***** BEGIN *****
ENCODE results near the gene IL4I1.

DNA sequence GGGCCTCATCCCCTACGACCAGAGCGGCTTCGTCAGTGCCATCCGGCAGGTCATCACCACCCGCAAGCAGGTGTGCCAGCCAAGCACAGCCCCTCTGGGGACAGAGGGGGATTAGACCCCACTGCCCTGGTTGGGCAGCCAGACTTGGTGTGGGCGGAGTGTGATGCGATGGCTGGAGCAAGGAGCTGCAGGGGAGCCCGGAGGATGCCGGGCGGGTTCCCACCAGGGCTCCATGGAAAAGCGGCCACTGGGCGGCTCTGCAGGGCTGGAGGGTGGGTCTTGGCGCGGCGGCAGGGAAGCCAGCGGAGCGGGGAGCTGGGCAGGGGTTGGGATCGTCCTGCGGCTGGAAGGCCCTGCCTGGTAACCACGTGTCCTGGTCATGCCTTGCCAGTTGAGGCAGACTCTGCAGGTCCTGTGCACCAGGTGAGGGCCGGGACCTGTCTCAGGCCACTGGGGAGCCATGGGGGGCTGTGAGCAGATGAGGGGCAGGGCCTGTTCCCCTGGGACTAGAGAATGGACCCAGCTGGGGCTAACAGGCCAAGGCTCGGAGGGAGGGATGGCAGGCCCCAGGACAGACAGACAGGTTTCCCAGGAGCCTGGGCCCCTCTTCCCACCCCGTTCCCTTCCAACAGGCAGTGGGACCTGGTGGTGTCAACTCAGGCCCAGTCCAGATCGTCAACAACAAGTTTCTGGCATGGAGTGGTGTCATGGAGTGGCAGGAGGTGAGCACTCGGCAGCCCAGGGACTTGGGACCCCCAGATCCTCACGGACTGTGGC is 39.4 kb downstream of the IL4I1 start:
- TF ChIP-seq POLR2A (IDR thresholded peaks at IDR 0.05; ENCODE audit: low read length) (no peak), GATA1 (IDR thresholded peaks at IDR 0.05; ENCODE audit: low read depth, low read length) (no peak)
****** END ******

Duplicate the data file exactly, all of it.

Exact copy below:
ENCODE results near the gene IL4I1.

DNA sequence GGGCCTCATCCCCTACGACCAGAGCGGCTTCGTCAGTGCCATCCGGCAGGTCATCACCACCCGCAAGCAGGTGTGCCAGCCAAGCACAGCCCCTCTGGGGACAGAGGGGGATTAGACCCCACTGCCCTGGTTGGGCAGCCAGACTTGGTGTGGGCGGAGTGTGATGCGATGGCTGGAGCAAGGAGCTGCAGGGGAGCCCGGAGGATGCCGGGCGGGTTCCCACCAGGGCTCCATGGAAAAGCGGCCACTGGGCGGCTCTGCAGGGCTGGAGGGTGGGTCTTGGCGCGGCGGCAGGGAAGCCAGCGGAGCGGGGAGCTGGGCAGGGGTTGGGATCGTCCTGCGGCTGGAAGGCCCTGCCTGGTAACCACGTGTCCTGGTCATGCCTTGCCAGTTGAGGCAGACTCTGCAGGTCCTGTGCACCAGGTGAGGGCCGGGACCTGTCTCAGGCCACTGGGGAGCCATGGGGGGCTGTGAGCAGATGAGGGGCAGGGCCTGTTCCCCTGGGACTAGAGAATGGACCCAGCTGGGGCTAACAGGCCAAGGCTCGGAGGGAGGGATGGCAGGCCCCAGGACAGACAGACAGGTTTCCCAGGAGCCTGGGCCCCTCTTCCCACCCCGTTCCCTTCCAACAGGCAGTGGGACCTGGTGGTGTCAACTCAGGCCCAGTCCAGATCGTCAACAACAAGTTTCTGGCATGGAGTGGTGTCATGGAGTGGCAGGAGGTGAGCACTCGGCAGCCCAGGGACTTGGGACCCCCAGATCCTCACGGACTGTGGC is 39.4 kb downstream of the IL4I1 start:
- TF ChIP-seq POLR2A (IDR thresholded peaks at IDR 0.05; ENCODE audit: low read length) (no peak), GATA1 (IDR thresholded peaks at IDR 0.05; ENCODE audit: low read depth, low read length) (no peak)